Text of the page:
No matter where on Earth you're reading this blog post, you should be able to look up into the night sky this week and see some beautiful meteor action:
According to the best estimates, in 2010 the Earth is predicted to cut through the densest part of the Perseid stream sometime around 8:00 p.m. Eastern Daylight Time on Thursday. The best window of opportunity to see the shower will be the late-night hours of Wednesday on through the first light of dawn on the morning of Thursday, and then again during the late-night hours of Aug. 12 into the predawn hours of Aug. 13.
The Moon, whose bright light almost totally wrecked last year's shower, will have zero impact this year; unlike last year when it was just a few days past full, this year it will be new on Monday, Aug. 9, meaning that there will be absolutely no interference from it at all.
Yeah, seriously: thanks for not screwing up the party this year, Moon.
Related: I did not know this, but the annual event is also known as "Tears of St. Lawrence," commemorating the "fiery tears" of a Christian martyr who was tortured by Romans and literally cooked to death on an iron stove in 258 A.D.:
The Judge had Lawrence burned alive on a gridiron. Why the Aug. 10 meteors should be named St. Lawrence's "tears," it is hard to say. For he was most brave in the midst of his torment. He is said to have exclaimed: "I am roasted enough on this side; turn me over and eat."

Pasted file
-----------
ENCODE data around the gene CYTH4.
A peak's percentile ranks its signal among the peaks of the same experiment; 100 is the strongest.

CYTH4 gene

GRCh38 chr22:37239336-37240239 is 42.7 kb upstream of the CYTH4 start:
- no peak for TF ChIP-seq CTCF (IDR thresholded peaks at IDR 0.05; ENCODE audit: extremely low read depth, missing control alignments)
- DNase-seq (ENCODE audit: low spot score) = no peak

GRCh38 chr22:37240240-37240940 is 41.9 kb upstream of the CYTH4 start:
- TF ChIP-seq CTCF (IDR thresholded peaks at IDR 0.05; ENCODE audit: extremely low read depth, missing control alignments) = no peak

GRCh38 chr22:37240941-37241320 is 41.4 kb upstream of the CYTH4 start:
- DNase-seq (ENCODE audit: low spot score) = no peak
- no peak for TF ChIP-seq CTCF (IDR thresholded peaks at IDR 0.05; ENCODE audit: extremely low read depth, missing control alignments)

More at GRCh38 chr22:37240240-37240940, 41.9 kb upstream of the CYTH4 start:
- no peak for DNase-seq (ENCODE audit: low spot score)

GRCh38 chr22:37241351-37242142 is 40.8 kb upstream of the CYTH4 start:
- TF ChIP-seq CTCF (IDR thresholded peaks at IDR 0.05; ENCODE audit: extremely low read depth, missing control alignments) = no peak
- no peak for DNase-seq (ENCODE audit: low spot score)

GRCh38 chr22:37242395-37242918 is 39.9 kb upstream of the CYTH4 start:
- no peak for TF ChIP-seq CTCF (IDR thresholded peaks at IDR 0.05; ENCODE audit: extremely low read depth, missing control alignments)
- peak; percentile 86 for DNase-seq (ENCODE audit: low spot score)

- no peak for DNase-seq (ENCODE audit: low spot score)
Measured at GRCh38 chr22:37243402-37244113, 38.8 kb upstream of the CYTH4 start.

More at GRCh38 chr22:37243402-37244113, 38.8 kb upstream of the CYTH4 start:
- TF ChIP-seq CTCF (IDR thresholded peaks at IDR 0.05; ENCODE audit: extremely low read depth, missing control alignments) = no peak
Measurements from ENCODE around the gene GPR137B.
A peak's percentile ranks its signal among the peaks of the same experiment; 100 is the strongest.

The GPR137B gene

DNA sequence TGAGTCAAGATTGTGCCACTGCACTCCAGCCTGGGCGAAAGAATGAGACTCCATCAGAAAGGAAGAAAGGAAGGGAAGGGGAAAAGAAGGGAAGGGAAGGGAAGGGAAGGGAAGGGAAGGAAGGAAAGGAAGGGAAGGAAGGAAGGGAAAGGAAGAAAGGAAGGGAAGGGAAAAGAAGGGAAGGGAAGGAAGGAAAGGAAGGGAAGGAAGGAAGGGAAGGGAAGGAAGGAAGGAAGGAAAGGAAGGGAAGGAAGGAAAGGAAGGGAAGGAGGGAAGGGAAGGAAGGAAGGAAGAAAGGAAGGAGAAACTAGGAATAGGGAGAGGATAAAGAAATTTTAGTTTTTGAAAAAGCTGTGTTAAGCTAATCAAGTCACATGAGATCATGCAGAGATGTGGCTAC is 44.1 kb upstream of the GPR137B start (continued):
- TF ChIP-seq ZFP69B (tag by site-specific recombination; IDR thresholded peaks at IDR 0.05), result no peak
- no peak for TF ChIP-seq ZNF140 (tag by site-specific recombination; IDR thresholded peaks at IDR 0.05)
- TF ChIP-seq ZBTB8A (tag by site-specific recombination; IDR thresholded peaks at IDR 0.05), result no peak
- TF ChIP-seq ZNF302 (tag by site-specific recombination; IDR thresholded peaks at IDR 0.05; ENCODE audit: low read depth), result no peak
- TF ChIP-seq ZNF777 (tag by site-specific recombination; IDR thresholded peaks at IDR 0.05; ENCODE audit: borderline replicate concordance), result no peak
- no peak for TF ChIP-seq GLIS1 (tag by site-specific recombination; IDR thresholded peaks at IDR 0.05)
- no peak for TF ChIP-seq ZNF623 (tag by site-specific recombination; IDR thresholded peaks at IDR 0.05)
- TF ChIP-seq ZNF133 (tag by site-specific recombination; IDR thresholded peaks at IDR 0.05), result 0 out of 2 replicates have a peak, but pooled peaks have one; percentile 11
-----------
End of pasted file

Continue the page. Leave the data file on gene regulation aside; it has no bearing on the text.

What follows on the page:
That grotesque history snippet from this article from TIME…. published in 1926.
Addendum: Boing Boing reader "Eck" says,
There's a longstanding theory that although Lawrence was martyred, the lore of his being cooked alive stems from a simple scribal error. The Latin for "he suffered" is "passus est"; drop one letter by mistake and you have "assus est" (he was roasted). (Link)
I hadn't know this before, but the theory was evidently first propounded by Pio Franchi de Cavalieri in "S[an] Lorenzo e il supplicio della graticola," Roemische Quartalschrift t[ome] XIV (1900). That, at least, is what Analecta Bollandia tomus XVIII has to say:
M[onsieur] P[io] F[ranchi] s'arrete a peine, et il a raison, a l'hypothese qui reduirait l'explication a une question de paleographie: on aurait lu assus est pour passus est.
(Link, at 453.)